Government Licensing Illegal Activity

Member Group : Freindly Fire

Since millions of Americans enjoy crystal meth, it only seems appropriate that the government start doling it out freely. After all, doing so would provide for users’ continued pleasure while empowering them to expect more entitlements — the law be damned.

Sound crazy? Can’t imagine government, the creator and enforcer of laws, sanctioning illegal activities?

Think again. It happens every day when those who are not in this country legally are blatantly coddled and bestowed "rights" and privileges by a government that is supposed to be upholding the law, aka arresting and deporting them. Nowhere is this aiding and abetting of criminals — and that’s exactly what it is — more prevalent than in California, which has just given us a classic Left Coast double-doozy.

First, we have Gov. Jerry Brown promising to sign a bill granting driver’s licenses to those not here legally. Even more incomprehensible is California resident Sergio Garcia arguing before the state Supreme Court that he has a right to obtain a law license. There’s only one problem. He’s not a citizen, and has been so for two decades.

How is either possible in an America that is supposed to respect the rule of law? Remember that concept? It’s what separates us from virtually every country on Earth, and which, when ignored (especially by the government) leads to the total breakdown of society.

Does America have a huge immigration problem? Unquestionably. Do we need significant, common-sense reforms to address the unimpeded immigrant inflow, as well as how to deal with the millions already here? Absolutely.

It doesn’t matter whether you believe America should have open borders while granting amnesty and citizenship to everyone on the planet, or that it should build massive border walls patrolled by the military while aggressively deporting every undocumented person. No true reform can be realized until we put aside our personal preferences and unanimously agree that respect for current laws must come first. Otherwise, forget about progress ever being made.

Drivers’ licenses: The governor and Legislature, including Republicans (all sworn to uphold the law, lest we forget), claim that licenses for illegals will make roads safer, lower insurance rates and the numbers of uninsured drivers, and enhance law enforcement. Oh, and they say passing this measure will hopefully send a message to Washington that immigration reform is "overdue."

So let’s get this straight. They just passed a law that breaks the law to help known lawbreakers, so that more federal laws can be made. Got it.

Any guesses as to how much al Qaida is salivating at the prospect of flocking to the Department of Motor Vehicles in California (and eight other states and D.C.) to apply for legitimate identification credentials that would allow them to roam about "legally?" Hey, it worked before, as the 9/11 hijackers used official state-sanctioned IDs to open bank accounts, rent houses, and, yes, board planes. In fact, it was reported that the 19 terrorists were holding 63 state drivers’ licenses. How quickly we forget.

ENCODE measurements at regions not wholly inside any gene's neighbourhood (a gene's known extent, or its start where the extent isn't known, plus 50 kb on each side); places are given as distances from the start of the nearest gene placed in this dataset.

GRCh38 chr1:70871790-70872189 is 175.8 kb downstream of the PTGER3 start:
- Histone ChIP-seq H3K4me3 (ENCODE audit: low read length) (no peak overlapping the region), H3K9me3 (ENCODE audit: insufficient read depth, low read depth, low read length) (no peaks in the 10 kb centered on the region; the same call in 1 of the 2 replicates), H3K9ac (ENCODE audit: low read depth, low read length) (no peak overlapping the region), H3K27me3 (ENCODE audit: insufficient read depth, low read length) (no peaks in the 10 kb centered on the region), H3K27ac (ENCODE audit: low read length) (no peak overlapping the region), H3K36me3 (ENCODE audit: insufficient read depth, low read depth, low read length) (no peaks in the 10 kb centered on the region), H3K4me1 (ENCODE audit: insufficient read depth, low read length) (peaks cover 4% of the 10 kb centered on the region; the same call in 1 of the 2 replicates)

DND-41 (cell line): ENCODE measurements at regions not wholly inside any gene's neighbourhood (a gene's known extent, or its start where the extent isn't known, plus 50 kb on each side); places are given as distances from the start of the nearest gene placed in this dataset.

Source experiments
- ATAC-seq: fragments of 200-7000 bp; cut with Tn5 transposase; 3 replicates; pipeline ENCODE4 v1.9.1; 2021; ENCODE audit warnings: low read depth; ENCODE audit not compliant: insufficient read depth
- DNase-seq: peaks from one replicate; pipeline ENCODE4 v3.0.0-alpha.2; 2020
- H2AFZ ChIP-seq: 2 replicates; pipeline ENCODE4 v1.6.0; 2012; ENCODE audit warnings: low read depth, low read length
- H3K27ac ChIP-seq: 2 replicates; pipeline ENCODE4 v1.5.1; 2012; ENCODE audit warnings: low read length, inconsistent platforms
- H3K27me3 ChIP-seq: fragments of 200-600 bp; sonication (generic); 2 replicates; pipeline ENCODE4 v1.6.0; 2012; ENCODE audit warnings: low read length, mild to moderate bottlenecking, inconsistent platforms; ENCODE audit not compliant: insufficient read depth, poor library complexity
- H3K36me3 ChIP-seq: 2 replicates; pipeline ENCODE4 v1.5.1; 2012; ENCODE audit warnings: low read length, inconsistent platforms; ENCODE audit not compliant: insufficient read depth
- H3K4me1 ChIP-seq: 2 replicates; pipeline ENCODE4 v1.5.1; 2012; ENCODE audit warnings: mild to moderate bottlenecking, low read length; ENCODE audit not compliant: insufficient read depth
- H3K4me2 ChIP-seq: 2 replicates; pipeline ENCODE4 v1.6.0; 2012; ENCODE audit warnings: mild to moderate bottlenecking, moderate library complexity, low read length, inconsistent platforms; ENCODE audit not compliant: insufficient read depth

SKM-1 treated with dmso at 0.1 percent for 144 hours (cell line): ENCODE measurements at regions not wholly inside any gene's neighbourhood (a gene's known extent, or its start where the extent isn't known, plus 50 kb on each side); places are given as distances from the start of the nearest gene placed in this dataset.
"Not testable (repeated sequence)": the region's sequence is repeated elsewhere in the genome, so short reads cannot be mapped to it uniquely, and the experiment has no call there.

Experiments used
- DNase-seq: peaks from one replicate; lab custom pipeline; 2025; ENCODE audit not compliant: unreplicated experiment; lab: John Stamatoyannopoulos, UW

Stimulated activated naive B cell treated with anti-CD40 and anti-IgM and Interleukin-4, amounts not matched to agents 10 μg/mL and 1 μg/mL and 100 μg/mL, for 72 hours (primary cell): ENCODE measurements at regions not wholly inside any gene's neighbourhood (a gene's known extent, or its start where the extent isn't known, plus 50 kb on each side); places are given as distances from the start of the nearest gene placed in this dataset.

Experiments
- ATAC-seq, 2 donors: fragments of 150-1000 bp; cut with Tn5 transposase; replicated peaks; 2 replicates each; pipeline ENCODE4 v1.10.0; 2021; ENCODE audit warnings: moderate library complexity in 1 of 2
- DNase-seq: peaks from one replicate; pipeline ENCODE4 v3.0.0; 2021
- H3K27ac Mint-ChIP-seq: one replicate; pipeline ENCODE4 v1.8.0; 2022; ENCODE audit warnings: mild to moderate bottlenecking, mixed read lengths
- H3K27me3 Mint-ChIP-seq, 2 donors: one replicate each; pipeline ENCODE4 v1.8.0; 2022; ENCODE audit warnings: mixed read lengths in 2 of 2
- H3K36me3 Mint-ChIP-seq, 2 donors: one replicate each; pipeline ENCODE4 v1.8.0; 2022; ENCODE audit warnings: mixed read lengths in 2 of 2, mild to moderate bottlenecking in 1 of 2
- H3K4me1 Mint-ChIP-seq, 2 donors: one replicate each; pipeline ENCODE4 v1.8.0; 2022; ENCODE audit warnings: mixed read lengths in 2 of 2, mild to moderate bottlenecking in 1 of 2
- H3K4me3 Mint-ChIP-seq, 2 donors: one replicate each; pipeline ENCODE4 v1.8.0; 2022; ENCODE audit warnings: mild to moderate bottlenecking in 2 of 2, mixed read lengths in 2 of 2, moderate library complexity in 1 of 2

But the bigger issue is ignoring the elephant in the room — the government’s willful disregard that those here illegally have, by definition, broken federal and state laws and should therefore be prosecuted, not rewarded. Instead, we resort to slurs and labels. So anyone opposed to licenses for lawbreakers is racist, bigoted, and doesn’t like burritos, manicured lawns, or fair wages. Not helpful.

Lost in the debate is what should be obvious to all sides: Government imprimaturs on such laws send the message that, since limiting illegals’ "rights" does irreparable harm to the United States, it’s OK to break the law when convenient. Where does it end?

Maybe this is the best idea in the world. But change the law — don’t break it — to achieve that goal legitimately.

That’s not in the cards, however, so a caveat for Gov. Brown. If someone strikes L.A. with weapons obtained with their state-sanctioned driver’s licenses, or takes a one-way joyride in a 767, he may have a few people knocking at his mansion door.

Maybe Jerry Brown should run for president again, as he’d definitely be in the "driver’s seat."

Garcia has been in the country illegally for 20 years, yet somehow managed to attend college and law school, work as a paralegal and sit for the bar. Congrats for passing, Sergio, but so what? Just because you skirted the law shouldn’t entitle you to a law license, or anything else for that matter.

Despite being so open with his status, how has he not been detained and, ultimately, deported?

Well, since the California state assembly just passed a bill (not yet law) allowing those here illegally to practice law, the answer is obvious.

Did the Golden State’s brain trust bother to ask basic questions before passing their idiotic bill? How could Garcia possibly uphold federal and state laws when he, himself, is violating them? How could anyone administer the oath to a known offender? And how would clients pay him, since federal law requires they fire him upon discovering his status.

No matter how compelling one’s human condition, flaunting laws and taunting those who expect them to be followed is a recipe to become the world’s biggest third-world country in record time.

And then it will be "court adjourned" — permanently.

Chris Freind is an independent columnist and commentator. His print column appears every Wednesday. He can be reached at [email protected]